Tucker, P.D., Smith, S.S. (2020). Changes in Candidate Evaluations over the Campaign Season: A Comparison of House, Senate, and Presidential Races. Political Behavior. DOI: 10.1007/s11109-020-09603-8
How do citizens’ preferences for candidates change during a campaign season? For the first time, this panel study examines how citizens’ preferences for candidates change during the general election campaign season for House, Senate, and presidential elections, which vary widely in their salience and contestedness. House races exhibit the greatest mean change in candidate evaluations and presidential races exhibit the least. At the individual level, there is considerable variation across the three types of contest in the presence of a candidate preference and in change over the campaign season. We investigate differences across the three types of races in initial familiarity with candidates and estimate transition models to evaluate the effect of race contestedness, partisanship, presidential approval, political sophistication and knowledge on change in candidate preferences in each type of race. Change in knowledge of the candidates during the campaign season has the greatest effect in House contests, where initial familiarity with the candidates is the most limited.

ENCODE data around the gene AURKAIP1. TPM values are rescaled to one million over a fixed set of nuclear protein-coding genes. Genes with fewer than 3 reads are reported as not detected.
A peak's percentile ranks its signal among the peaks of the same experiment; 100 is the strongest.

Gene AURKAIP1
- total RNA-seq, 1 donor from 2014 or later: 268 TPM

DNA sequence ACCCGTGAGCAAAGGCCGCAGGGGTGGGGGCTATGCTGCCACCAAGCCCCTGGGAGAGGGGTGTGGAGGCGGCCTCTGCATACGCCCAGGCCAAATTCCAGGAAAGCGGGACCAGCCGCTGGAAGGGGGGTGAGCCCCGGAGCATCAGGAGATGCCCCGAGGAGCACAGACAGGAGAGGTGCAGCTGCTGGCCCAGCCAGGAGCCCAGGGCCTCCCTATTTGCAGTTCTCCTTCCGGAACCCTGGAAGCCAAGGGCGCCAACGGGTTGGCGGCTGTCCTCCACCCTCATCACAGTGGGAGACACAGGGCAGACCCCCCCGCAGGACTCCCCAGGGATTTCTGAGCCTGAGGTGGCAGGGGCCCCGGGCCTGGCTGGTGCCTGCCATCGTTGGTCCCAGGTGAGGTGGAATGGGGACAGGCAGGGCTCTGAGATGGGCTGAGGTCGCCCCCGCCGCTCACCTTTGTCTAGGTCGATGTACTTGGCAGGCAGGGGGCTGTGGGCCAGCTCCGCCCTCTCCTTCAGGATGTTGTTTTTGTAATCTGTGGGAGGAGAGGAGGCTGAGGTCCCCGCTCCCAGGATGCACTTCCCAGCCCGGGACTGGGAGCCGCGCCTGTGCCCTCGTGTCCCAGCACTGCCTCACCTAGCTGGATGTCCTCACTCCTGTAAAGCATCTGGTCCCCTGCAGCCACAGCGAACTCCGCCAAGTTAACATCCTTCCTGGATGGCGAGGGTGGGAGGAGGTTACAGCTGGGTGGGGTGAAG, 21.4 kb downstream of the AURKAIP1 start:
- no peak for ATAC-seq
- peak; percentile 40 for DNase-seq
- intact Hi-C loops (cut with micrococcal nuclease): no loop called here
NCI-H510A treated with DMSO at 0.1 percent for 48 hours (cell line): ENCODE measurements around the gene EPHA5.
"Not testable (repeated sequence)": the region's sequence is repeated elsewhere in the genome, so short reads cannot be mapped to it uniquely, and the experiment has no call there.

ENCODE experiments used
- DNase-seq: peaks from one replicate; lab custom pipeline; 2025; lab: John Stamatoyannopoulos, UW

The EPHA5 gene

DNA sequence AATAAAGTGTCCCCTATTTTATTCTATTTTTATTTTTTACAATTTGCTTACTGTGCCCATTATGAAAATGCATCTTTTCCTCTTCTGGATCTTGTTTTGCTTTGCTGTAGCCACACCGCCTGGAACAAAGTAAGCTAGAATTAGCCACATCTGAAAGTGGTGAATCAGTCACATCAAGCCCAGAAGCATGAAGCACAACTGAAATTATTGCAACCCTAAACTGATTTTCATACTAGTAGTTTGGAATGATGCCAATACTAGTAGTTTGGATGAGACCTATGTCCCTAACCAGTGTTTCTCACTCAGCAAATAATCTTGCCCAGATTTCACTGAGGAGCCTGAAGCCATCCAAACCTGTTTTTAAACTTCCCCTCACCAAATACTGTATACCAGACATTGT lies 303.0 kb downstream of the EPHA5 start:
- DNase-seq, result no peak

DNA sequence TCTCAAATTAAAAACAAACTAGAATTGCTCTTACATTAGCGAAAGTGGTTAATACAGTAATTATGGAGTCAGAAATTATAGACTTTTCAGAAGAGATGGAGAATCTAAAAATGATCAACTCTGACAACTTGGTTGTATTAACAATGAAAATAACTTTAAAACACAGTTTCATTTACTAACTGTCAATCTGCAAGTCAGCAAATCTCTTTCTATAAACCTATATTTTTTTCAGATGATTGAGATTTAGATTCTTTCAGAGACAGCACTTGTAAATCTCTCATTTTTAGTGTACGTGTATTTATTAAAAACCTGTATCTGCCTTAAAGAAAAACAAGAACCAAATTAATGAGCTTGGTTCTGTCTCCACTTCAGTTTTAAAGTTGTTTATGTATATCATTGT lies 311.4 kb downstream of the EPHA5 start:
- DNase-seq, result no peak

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9-020-09603 -8) contains supplementary material, which is available to authorized users.
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